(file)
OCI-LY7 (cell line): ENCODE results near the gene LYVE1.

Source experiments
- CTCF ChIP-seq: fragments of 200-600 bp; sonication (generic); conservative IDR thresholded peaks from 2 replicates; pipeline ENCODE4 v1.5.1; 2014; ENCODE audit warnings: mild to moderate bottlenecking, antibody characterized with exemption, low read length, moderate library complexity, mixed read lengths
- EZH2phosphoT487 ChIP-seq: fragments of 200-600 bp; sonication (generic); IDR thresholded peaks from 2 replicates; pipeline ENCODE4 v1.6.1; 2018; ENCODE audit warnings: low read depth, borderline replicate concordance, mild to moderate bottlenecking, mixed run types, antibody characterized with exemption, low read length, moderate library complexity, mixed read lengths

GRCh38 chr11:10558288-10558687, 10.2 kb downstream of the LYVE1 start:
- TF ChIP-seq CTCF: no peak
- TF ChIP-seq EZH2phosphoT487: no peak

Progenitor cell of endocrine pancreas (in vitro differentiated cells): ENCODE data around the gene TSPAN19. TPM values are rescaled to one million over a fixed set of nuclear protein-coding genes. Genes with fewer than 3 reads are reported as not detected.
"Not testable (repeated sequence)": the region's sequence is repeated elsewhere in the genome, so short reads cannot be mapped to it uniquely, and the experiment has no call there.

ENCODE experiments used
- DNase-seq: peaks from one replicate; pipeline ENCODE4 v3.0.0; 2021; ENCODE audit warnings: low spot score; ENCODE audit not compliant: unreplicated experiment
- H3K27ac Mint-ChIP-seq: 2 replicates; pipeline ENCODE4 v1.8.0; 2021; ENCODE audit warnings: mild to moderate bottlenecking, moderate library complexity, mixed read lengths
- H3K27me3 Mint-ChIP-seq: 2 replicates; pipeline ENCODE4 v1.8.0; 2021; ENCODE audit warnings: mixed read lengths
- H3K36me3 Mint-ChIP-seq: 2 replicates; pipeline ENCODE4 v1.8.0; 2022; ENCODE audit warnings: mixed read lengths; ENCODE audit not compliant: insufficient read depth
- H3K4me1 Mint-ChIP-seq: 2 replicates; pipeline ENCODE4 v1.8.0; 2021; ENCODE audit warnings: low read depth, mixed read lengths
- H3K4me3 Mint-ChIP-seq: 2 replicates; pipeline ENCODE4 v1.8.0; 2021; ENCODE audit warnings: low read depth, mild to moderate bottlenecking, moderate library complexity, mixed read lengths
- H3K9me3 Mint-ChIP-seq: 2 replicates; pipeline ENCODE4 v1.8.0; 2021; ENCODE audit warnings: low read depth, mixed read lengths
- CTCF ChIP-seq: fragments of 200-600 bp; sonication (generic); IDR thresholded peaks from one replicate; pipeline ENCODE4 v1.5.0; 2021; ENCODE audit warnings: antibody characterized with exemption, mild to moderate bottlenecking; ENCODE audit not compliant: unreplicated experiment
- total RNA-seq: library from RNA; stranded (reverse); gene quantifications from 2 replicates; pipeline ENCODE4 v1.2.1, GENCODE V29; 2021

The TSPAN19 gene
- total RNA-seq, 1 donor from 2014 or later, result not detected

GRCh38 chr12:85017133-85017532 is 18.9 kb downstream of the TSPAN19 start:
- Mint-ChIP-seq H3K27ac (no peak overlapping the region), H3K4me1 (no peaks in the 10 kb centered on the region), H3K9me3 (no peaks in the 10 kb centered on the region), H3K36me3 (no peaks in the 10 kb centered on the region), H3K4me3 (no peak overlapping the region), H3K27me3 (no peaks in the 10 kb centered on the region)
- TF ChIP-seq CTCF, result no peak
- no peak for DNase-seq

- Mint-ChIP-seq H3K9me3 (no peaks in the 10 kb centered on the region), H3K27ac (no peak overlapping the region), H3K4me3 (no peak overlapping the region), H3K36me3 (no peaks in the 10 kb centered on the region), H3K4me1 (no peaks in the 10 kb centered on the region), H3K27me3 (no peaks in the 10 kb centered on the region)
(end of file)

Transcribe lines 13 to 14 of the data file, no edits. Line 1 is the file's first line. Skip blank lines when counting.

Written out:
- H3K27me3 Mint-ChIP-seq: 2 replicates; pipeline ENCODE4 v1.8.0; 2021; ENCODE audit warnings: mixed read lengths
- H3K36me3 Mint-ChIP-seq: 2 replicates; pipeline ENCODE4 v1.8.0; 2022; ENCODE audit warnings: mixed read lengths; ENCODE audit not compliant: insufficient read depth